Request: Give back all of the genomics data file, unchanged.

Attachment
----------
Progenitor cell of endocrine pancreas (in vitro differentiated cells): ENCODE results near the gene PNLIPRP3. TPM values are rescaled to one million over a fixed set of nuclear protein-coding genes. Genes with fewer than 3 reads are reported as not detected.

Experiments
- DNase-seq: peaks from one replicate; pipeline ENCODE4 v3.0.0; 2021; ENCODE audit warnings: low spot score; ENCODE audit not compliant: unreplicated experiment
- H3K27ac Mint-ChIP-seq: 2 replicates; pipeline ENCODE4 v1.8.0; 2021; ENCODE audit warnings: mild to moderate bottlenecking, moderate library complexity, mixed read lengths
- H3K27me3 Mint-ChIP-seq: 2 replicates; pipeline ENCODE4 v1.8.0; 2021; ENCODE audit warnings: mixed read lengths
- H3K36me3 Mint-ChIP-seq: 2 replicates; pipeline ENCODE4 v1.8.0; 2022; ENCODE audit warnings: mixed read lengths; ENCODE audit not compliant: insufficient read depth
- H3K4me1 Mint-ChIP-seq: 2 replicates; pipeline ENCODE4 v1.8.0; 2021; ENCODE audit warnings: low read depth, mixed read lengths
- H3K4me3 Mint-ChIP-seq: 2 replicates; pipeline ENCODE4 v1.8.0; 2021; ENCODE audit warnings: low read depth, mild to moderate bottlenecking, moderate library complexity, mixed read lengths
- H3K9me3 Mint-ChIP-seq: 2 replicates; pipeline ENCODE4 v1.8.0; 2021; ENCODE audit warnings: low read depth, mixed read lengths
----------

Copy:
Progenitor cell of endocrine pancreas (in vitro differentiated cells): ENCODE results near the gene PNLIPRP3. TPM values are rescaled to one million over a fixed set of nuclear protein-coding genes. Genes with fewer than 3 reads are reported as not detected.

Experiments
- DNase-seq: peaks from one replicate; pipeline ENCODE4 v3.0.0; 2021; ENCODE audit warnings: low spot score; ENCODE audit not compliant: unreplicated experiment
- H3K27ac Mint-ChIP-seq: 2 replicates; pipeline ENCODE4 v1.8.0; 2021; ENCODE audit warnings: mild to moderate bottlenecking, moderate library complexity, mixed read lengths
- H3K27me3 Mint-ChIP-seq: 2 replicates; pipeline ENCODE4 v1.8.0; 2021; ENCODE audit warnings: mixed read lengths
- H3K36me3 Mint-ChIP-seq: 2 replicates; pipeline ENCODE4 v1.8.0; 2022; ENCODE audit warnings: mixed read lengths; ENCODE audit not compliant: insufficient read depth
- H3K4me1 Mint-ChIP-seq: 2 replicates; pipeline ENCODE4 v1.8.0; 2021; ENCODE audit warnings: low read depth, mixed read lengths
- H3K4me3 Mint-ChIP-seq: 2 replicates; pipeline ENCODE4 v1.8.0; 2021; ENCODE audit warnings: low read depth, mild to moderate bottlenecking, moderate library complexity, mixed read lengths
- H3K9me3 Mint-ChIP-seq: 2 replicates; pipeline ENCODE4 v1.8.0; 2021; ENCODE audit warnings: low read depth, mixed read lengths